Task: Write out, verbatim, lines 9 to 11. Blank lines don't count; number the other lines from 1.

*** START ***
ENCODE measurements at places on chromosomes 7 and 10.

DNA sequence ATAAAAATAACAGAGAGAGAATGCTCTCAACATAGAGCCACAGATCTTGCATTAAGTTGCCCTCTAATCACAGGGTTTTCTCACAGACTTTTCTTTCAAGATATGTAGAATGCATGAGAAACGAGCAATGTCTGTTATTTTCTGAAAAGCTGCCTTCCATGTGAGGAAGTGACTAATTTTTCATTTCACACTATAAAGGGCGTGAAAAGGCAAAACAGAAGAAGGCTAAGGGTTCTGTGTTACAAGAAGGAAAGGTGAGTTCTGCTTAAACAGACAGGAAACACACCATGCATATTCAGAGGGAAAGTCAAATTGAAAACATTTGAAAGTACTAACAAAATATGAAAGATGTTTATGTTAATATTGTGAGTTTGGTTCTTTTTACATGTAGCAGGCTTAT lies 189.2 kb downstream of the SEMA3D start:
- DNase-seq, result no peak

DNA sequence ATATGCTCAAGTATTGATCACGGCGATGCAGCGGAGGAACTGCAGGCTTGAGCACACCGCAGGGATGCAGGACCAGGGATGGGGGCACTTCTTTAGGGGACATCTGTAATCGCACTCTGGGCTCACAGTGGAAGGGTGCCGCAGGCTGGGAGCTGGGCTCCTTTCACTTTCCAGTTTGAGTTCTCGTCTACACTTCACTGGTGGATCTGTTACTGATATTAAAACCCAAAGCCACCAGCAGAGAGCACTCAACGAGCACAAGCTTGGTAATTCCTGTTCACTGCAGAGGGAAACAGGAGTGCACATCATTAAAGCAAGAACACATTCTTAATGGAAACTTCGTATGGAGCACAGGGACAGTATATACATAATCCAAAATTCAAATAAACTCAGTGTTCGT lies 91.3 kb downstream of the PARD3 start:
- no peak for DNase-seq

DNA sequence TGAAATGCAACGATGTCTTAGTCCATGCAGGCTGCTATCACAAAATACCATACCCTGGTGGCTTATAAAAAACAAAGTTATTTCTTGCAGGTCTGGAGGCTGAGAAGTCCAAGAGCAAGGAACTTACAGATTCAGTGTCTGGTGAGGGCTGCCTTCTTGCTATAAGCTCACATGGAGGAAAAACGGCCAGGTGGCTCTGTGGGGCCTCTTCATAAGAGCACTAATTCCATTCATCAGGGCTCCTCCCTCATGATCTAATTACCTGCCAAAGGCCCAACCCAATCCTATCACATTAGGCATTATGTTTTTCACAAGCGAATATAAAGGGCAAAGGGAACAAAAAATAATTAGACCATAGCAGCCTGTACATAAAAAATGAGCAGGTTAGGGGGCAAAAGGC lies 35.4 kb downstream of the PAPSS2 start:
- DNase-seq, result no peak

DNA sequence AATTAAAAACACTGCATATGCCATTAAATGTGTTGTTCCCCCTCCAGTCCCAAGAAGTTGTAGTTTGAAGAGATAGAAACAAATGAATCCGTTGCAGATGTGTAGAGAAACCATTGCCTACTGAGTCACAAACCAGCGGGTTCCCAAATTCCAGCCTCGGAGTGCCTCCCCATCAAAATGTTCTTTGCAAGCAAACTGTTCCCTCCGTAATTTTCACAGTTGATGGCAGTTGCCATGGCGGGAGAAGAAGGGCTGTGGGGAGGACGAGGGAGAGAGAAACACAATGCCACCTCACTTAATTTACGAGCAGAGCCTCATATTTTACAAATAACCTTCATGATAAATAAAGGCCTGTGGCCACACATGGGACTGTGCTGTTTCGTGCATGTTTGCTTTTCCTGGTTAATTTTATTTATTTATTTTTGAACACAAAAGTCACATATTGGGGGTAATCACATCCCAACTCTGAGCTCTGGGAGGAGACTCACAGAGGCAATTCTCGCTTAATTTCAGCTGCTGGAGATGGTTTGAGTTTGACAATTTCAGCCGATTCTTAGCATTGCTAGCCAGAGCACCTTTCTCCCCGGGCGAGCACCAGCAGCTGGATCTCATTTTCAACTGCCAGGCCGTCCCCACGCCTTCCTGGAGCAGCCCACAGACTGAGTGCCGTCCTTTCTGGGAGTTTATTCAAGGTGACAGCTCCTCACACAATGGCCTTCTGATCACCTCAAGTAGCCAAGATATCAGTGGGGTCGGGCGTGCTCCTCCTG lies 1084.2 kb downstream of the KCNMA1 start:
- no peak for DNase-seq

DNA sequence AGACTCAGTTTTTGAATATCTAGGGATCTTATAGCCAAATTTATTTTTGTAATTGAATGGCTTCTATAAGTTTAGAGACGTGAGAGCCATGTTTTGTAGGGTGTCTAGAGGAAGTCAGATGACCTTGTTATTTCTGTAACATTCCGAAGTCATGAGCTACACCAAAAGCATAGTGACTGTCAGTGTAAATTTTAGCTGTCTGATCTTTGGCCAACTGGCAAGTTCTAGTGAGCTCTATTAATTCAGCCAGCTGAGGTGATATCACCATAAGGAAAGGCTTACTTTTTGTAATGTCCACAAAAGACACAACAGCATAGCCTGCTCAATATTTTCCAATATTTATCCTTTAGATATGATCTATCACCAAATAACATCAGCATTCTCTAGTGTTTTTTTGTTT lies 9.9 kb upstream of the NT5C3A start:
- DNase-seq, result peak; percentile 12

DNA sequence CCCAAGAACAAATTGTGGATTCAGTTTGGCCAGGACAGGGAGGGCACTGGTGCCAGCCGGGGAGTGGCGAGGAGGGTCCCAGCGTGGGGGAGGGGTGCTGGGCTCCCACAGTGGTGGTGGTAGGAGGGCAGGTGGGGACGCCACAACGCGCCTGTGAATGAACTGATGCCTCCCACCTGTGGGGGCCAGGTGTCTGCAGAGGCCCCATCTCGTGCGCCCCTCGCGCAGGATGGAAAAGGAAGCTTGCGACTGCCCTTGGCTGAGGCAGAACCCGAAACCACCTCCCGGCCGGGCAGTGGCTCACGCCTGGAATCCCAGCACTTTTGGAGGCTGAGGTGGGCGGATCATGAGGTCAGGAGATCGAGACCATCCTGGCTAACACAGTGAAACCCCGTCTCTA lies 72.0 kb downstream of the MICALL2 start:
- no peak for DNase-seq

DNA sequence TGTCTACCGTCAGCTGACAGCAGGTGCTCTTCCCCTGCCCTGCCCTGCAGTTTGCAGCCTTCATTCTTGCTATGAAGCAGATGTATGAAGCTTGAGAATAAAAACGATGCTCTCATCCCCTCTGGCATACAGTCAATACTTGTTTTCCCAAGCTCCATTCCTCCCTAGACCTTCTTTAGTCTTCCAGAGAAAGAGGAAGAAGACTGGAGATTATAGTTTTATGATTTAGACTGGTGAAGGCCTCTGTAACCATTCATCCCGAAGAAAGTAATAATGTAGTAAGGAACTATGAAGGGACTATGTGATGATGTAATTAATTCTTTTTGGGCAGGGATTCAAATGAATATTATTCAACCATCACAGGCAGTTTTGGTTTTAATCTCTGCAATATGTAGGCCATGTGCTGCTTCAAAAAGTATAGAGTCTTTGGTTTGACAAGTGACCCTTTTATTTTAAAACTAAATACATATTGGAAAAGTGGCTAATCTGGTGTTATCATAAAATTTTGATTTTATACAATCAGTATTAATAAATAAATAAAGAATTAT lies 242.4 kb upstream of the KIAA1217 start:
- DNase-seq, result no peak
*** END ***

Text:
- no peak for DNase-seq

DNA sequence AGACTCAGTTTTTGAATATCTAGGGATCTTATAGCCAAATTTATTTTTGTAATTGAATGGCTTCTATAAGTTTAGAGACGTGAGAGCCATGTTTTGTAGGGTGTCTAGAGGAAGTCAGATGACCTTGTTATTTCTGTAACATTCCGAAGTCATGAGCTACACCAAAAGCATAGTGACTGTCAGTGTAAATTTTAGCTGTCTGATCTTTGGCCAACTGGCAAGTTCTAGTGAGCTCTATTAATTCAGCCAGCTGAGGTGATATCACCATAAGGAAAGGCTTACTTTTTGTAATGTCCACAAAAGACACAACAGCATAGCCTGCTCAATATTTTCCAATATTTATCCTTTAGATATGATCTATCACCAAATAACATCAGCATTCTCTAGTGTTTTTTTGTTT lies 9.9 kb upstream of the NT5C3A start:
- DNase-seq, result peak; percentile 12